15. Cradle Mountain – you must ring in advance, the only real camping option is in a commercial caravan park, and that are typically booked up to 12-months in advance.

OK, so we’ve given you the list to avoid, here are our recommended list of options to try.

  1. Mt William National Park, and in particular Stumpys #2 if in a tent of small campervan. We love camping at Mt William, it’s simply spectacular. Policemans Point is generally very popular, but you might just squeeze a spot if you can get there around 18 December, or after 10-12 January.
  2. Lake Burbury Campground – a big campground close to Queenstown and great for fishing and kayaking. Call before travelling to check how busy it is, as it’s a long way from nowhere.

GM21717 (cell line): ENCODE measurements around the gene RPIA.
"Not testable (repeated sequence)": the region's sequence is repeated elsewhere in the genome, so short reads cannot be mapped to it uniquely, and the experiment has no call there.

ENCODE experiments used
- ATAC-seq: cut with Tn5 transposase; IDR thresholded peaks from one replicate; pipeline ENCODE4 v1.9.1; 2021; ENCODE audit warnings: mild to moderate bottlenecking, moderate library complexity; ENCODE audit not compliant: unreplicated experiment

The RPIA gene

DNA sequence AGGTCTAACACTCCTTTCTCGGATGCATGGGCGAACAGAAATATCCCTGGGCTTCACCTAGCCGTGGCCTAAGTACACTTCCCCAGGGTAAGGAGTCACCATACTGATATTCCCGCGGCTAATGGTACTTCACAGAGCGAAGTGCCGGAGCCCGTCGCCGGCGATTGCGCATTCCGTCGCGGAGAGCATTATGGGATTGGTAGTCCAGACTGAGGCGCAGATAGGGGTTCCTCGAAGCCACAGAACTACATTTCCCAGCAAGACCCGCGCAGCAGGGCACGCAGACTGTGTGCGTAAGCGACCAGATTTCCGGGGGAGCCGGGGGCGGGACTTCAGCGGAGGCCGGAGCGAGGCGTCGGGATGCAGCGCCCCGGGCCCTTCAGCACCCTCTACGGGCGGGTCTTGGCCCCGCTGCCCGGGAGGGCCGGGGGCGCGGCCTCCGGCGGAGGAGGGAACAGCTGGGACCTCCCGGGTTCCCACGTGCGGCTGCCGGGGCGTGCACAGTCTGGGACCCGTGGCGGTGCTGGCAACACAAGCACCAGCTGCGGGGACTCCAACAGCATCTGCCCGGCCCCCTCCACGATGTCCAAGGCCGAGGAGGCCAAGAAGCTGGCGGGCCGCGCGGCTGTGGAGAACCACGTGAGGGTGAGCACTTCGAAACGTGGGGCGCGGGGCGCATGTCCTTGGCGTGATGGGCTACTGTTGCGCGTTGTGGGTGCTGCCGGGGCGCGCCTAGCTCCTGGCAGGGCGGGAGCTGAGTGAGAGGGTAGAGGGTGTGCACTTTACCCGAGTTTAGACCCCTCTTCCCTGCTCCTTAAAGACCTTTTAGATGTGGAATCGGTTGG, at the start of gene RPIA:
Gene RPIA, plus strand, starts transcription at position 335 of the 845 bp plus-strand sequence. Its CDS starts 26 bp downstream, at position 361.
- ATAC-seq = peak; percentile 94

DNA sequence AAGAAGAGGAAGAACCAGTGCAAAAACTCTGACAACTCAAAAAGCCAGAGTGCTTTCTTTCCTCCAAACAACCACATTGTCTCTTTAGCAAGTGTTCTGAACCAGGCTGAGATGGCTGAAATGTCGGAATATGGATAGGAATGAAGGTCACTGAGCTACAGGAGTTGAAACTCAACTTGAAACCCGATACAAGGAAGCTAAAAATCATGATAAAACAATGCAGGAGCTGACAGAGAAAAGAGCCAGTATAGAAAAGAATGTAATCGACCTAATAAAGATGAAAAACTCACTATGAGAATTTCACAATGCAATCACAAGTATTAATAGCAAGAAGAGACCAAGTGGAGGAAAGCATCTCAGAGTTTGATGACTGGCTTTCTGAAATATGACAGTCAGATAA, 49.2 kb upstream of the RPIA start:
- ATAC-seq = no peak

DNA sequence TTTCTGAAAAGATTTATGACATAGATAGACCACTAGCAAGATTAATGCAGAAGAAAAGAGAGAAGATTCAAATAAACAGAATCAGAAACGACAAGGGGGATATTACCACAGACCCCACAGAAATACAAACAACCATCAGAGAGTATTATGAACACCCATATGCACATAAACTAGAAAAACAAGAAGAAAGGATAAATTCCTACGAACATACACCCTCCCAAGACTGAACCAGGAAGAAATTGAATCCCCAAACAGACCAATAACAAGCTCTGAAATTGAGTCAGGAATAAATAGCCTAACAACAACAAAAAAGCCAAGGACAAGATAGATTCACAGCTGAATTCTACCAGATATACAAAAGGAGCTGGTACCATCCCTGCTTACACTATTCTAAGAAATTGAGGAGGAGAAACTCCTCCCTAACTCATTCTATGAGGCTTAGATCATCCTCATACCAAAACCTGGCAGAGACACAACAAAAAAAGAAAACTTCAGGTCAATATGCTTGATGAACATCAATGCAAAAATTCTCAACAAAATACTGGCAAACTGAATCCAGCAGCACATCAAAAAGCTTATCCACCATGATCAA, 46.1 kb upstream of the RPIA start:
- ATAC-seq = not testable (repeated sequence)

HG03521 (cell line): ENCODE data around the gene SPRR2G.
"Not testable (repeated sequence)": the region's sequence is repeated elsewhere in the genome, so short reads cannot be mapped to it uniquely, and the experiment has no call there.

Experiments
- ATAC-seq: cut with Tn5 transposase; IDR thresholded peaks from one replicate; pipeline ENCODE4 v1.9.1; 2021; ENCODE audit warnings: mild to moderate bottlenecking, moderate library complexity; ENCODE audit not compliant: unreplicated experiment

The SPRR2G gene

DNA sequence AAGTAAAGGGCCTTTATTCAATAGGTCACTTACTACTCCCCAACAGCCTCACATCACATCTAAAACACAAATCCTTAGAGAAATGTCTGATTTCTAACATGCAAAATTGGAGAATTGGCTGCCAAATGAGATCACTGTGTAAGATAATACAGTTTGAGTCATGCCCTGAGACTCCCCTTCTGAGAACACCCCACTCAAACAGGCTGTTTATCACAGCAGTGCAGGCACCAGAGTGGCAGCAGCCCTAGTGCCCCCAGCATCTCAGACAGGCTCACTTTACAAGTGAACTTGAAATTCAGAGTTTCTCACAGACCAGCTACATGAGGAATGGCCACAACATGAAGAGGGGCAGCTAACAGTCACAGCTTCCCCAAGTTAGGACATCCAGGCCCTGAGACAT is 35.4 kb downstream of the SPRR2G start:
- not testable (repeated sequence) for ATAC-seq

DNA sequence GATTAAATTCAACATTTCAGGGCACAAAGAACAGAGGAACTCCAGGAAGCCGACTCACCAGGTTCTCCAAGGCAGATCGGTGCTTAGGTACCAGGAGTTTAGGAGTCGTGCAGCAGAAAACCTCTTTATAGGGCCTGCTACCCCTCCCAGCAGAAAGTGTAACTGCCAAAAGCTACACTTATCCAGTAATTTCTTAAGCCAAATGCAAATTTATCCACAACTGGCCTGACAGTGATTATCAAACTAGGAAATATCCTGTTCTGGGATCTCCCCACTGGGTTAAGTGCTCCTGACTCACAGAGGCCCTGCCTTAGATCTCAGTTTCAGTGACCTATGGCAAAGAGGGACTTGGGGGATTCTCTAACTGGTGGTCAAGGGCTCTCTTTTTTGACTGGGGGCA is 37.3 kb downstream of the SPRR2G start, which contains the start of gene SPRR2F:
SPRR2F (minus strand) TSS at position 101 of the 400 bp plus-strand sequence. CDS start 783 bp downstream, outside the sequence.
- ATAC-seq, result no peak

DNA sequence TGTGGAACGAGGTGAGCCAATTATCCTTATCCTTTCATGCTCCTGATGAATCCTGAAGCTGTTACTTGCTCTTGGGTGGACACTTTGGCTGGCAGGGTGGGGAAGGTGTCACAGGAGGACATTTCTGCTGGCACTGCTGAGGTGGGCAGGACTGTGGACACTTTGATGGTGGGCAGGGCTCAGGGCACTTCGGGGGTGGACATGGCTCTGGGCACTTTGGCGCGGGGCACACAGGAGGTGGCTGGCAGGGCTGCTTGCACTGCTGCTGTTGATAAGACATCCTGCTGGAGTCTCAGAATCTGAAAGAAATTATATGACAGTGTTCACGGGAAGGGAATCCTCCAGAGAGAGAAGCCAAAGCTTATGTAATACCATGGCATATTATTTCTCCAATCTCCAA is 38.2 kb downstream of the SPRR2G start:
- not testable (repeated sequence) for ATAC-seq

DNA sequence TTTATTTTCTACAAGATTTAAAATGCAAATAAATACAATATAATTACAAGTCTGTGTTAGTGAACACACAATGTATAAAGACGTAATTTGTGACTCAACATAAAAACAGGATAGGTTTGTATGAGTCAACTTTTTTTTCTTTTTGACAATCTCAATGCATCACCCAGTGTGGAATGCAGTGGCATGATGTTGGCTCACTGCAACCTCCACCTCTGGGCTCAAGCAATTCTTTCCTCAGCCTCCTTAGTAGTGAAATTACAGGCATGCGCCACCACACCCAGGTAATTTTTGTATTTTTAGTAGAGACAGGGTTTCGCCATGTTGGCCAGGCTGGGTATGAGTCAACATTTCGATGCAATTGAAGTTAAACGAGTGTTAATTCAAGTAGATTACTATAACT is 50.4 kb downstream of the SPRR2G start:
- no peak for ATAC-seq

3. Maria Island – there is excellent camping options on Maria, at Darlington, Frenchs Farm or Encampment. Will be busy, but a great option for independent travellers (walkers). Please note you have to carry 100% of your camping equipment to Maria, and must have a National Parks Pass.
  4. Arthur River Campgrounds – so many great options, and yes it will be busy but you might be lucky given the great range of options. Call the Caretaker before travelling.
  5. Hamilton Campground – a great option for kids and not that far from Hobart if you’re an inexperienced camper and just want to try camping. Lake Meadowbank is another option close by.
  6. Central Highlands Tasmania – you don’t have to be a trout fisherman to enjoy camping in our magnificent lake area. Check out our camping fishing Tasmania guide for a wide range of campsites in this area, and where you will generally find a spot over Christmas.